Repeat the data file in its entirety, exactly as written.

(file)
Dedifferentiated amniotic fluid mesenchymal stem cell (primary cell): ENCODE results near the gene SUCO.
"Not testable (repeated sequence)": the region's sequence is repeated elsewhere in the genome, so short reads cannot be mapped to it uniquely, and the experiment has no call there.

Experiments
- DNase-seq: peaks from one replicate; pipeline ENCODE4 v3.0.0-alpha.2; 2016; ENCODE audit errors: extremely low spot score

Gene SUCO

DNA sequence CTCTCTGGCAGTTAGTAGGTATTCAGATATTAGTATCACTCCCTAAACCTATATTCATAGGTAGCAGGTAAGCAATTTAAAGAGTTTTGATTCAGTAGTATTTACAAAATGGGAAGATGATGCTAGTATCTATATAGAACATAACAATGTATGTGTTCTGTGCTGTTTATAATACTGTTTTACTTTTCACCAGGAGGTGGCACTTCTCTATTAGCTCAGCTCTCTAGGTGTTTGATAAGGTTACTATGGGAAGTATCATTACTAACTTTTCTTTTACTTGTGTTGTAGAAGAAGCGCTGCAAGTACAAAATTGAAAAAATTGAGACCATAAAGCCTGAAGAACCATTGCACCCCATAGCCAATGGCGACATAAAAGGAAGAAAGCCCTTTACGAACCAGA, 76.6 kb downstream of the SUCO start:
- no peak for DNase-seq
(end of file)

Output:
Dedifferentiated amniotic fluid mesenchymal stem cell (primary cell): ENCODE results near the gene SUCO.
"Not testable (repeated sequence)": the region's sequence is repeated elsewhere in the genome, so short reads cannot be mapped to it uniquely, and the experiment has no call there.

Experiments
- DNase-seq: peaks from one replicate; pipeline ENCODE4 v3.0.0-alpha.2; 2016; ENCODE audit errors: extremely low spot score

Gene SUCO

DNA sequence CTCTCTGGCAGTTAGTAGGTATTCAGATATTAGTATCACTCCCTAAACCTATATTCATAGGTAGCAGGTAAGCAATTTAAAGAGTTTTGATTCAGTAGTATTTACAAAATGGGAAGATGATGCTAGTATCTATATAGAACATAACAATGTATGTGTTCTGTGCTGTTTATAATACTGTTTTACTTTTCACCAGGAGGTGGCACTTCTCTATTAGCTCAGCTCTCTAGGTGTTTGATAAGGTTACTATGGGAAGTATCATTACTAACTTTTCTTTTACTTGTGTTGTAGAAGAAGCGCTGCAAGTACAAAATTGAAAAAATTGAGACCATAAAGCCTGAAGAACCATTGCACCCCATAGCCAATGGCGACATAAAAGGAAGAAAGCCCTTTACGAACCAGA, 76.6 kb downstream of the SUCO start:
- no peak for DNase-seq